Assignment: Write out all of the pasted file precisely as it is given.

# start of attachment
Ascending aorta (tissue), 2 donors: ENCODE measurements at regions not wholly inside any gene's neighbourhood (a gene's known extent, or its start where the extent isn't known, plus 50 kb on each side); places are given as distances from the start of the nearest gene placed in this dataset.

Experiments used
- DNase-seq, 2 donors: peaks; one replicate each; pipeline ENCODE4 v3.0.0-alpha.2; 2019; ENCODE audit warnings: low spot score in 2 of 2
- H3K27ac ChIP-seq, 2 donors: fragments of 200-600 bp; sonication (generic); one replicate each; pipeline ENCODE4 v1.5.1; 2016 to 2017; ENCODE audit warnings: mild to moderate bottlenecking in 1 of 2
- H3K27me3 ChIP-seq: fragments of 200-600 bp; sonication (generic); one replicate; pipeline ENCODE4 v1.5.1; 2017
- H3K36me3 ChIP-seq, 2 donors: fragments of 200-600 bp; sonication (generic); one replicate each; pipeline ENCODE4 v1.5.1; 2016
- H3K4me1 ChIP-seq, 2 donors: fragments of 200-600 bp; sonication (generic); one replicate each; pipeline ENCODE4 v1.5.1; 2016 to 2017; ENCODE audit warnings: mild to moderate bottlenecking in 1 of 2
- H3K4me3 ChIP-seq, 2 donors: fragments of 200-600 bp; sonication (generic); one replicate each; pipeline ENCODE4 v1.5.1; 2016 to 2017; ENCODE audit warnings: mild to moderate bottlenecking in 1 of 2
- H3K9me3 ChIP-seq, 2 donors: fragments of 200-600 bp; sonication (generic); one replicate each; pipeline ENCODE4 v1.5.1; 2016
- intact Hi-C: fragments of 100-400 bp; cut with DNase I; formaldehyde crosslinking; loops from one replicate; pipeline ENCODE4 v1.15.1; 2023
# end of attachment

Ascending aorta (tissue), 2 donors: ENCODE measurements at regions not wholly inside any gene's neighbourhood (a gene's known extent, or its start where the extent isn't known, plus 50 kb on each side); places are given as distances from the start of the nearest gene placed in this dataset.

Experiments used
- DNase-seq, 2 donors: peaks; one replicate each; pipeline ENCODE4 v3.0.0-alpha.2; 2019; ENCODE audit warnings: low spot score in 2 of 2
- H3K27ac ChIP-seq, 2 donors: fragments of 200-600 bp; sonication (generic); one replicate each; pipeline ENCODE4 v1.5.1; 2016 to 2017; ENCODE audit warnings: mild to moderate bottlenecking in 1 of 2
- H3K27me3 ChIP-seq: fragments of 200-600 bp; sonication (generic); one replicate; pipeline ENCODE4 v1.5.1; 2017
- H3K36me3 ChIP-seq, 2 donors: fragments of 200-600 bp; sonication (generic); one replicate each; pipeline ENCODE4 v1.5.1; 2016
- H3K4me1 ChIP-seq, 2 donors: fragments of 200-600 bp; sonication (generic); one replicate each; pipeline ENCODE4 v1.5.1; 2016 to 2017; ENCODE audit warnings: mild to moderate bottlenecking in 1 of 2
- H3K4me3 ChIP-seq, 2 donors: fragments of 200-600 bp; sonication (generic); one replicate each; pipeline ENCODE4 v1.5.1; 2016 to 2017; ENCODE audit warnings: mild to moderate bottlenecking in 1 of 2
- H3K9me3 ChIP-seq, 2 donors: fragments of 200-600 bp; sonication (generic); one replicate each; pipeline ENCODE4 v1.5.1; 2016
- intact Hi-C: fragments of 100-400 bp; cut with DNase I; formaldehyde crosslinking; loops from one replicate; pipeline ENCODE4 v1.15.1; 2023